Kashyap takes a golden step

Kashyap takes a golden step

Shuttler wins men's singles title in thriller; Jwala-Ashwini claim silver in doubles

Kashyap takes a golden step

Parupalli Kashyap etched his name in the history books by becoming the first Indian male shuttler in 32 years to win a gold medal at the Commonwealth Games, but the women’s pair of Jwala Gutta and Ashwini Ponnappa had to settle for a silver, here on Sunday.

A bronze-medallist at the Delhi Games, Kashyap rose to the occasion to eke out a thrilling 21-14, 11-21, 21-19 triumph over Derek Wong of Singapore in the final showdown, which lasted over an hour.

The 27-year-old from Hyderabad thus joined badminton legend Prakash Padukone and the late Syed Modi, who had won the title in the past. 

However, 2010 gold medallists Jwala and Ashwini failed to recreate the magic as they were beaten 17-21, 21-23 defeat against the Malaysian combo of Vivian Kah Mun Hoo and Khe Wei Woon in the 41-minute summit clash at the Emirates Arena here.

Kashyap, whose route was clear once Malaysia’s Lee Chong Wei pulled out of the tournament, was rewarded for his attitude. 

In the first game, Kashyap was leading 14-8 before Wong came back with the help of some precise smashes to gather four straight points. But the Indian soon turned the tables.

Kashyap put pressure on his opponent and upped the ante to take an 18-12 lead. Kashyap, whose towering smashes were in full flow, quickly closed out the first game. 

However, it was a different story in the second game as Wong changed his gameplan and started penetrating Kashyap’s defence to lead 11-6 at the interval. Kashyap committed too many unforced errors while Wong soon went ahead 15-8 before levelling the match at one game apiece. 

Kashyap started the decider on a positive note. His smashes were more accurate and he judged the shuttle well. With the match decisively poised at 14-14 in the decider, Wong found the net to give the Indian the advantage. Kashyap then went on the offensive to lead 19-16 but Wong came back to level at 19-19.  The Malaysian, though, made two unforced errors to hand Kashyap the gold.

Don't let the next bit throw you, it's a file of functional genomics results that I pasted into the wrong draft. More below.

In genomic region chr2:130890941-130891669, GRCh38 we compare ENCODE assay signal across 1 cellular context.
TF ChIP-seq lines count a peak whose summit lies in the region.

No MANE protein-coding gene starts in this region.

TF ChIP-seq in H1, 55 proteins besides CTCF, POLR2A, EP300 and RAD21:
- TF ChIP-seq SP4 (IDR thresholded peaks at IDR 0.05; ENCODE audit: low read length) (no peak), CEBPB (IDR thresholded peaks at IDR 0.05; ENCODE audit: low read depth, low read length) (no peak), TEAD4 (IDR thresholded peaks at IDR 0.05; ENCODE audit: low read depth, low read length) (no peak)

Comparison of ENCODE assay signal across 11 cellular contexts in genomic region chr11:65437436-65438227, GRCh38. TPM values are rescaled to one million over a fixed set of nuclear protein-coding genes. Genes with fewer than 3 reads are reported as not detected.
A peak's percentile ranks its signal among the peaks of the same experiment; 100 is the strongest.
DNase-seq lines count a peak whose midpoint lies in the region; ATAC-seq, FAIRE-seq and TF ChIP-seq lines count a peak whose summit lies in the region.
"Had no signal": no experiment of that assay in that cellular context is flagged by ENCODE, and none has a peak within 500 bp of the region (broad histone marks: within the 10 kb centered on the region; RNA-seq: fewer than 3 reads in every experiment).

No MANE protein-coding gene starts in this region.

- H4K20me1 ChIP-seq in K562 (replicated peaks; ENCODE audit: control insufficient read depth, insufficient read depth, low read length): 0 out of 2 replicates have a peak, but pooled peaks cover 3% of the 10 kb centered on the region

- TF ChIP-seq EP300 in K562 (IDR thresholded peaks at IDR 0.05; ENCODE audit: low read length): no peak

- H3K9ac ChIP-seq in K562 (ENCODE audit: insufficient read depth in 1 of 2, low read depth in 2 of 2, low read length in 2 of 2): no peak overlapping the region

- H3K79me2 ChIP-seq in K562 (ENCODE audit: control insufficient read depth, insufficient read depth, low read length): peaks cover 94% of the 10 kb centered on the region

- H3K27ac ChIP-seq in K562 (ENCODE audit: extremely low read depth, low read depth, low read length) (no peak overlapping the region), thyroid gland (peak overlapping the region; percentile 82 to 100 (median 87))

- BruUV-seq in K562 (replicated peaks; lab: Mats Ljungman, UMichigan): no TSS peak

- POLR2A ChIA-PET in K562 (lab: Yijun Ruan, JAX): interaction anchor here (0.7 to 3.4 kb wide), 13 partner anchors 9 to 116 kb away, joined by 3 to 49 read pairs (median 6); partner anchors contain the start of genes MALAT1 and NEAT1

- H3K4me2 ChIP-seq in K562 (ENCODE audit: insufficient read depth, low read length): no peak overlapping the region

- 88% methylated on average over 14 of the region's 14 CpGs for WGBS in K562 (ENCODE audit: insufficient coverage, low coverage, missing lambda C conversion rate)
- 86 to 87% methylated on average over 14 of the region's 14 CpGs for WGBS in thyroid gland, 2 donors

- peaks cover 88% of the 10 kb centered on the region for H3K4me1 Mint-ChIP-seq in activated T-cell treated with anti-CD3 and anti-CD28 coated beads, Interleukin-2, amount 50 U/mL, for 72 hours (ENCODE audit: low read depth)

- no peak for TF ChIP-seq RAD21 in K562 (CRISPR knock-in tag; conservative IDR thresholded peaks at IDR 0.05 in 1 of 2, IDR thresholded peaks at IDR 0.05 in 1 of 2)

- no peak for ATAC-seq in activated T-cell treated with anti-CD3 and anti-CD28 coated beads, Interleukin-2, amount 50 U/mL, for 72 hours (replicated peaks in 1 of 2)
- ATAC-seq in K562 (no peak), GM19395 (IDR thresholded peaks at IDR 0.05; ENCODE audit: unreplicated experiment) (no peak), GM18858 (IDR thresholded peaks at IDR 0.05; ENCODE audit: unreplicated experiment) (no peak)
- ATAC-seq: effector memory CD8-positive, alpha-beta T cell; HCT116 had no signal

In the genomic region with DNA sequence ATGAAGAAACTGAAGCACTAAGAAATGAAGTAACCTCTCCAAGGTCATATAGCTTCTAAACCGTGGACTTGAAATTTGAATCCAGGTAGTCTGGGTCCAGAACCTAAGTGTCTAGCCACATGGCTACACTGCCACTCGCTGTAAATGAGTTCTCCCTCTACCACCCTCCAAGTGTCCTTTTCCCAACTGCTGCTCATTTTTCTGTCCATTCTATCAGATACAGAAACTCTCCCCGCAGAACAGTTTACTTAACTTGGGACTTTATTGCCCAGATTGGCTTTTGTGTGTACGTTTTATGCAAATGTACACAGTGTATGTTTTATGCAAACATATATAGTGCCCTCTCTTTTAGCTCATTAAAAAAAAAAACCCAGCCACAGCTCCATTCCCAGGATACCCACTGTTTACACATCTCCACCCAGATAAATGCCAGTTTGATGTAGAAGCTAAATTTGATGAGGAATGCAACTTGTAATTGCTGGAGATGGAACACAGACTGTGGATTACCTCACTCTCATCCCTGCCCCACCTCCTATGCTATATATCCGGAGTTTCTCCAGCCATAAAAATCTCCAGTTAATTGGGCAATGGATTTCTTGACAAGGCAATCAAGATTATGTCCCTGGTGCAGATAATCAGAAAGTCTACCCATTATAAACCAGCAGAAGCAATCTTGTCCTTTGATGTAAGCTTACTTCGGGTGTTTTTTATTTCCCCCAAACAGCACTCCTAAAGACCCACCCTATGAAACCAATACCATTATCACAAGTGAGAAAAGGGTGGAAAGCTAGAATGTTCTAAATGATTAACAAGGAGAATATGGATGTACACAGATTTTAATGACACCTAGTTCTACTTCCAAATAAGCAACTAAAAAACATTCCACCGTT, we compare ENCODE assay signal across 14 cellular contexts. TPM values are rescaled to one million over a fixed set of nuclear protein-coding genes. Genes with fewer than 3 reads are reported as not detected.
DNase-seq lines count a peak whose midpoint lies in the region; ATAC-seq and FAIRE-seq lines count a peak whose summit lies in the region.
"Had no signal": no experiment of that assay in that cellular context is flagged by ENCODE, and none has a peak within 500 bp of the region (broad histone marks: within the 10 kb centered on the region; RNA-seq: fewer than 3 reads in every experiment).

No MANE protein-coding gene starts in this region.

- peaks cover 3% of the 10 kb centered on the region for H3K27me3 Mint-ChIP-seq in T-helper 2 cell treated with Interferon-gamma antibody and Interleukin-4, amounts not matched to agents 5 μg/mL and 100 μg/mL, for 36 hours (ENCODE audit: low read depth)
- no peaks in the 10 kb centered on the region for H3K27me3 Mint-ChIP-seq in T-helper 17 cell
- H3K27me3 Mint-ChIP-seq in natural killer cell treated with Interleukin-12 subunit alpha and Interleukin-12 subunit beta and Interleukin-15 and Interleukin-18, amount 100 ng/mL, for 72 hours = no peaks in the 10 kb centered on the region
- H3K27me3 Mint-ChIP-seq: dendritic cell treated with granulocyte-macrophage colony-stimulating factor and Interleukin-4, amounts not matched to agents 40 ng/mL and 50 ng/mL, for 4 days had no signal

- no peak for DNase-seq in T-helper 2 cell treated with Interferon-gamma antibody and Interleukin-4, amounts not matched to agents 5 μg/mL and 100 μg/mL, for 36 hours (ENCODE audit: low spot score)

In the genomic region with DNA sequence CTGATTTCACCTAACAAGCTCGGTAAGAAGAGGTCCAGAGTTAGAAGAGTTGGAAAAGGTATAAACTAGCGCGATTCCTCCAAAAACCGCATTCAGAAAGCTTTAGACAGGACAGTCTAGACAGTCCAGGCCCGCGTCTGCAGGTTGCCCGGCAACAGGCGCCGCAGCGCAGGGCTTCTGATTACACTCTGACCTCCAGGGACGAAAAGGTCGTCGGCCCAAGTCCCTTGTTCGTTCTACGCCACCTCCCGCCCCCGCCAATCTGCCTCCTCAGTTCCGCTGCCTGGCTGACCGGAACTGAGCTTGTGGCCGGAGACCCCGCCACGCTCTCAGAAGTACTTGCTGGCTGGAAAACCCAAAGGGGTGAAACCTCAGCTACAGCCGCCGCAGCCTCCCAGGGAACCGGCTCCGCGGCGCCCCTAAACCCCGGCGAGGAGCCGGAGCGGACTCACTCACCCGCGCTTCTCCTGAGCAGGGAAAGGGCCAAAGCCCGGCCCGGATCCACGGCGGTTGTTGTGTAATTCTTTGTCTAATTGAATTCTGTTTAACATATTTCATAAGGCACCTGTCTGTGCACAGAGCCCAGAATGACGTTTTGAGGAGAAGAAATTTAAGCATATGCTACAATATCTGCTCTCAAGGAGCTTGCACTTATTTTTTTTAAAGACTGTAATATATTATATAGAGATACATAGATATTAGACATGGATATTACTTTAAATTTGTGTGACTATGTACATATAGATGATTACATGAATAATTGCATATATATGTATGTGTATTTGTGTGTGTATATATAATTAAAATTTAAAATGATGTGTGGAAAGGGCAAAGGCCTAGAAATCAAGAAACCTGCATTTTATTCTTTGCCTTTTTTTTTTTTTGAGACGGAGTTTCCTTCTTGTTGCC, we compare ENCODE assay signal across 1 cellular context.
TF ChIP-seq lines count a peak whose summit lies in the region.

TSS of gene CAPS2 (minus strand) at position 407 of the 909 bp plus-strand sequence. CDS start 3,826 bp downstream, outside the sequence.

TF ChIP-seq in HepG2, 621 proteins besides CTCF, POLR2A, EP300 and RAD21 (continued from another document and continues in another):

In the women’s doubles final, Jwala and Ashwini paid the price for committing too many unforced errors as they first blew up a narrow 15-13 lead in the opening game, before wasting a four game-points in the second game.

The Indians could have taken the match to a third game as they were ahead in the second. But the Malaysians hung in there and saved four game-points with precise smashes before sealing the match. 

After the match, Jwala admitted that she had committed errors.  “From my side there were a lot of mistakes,”she said. “I should have controlled from the net but I wasn’t doing my job. The excitement was too much, and from that the pressure also builds.”

“For me every point is important. We have to learn from every win or loss but I would proudly say we have played consistently,” she added.

Ashwini said although she was “irritated” with herself during the match, she was happy to pocket a silver. “We gave it our best. I was irritated with myself at the time but now I’m happy after winning silver,” said Ashwini.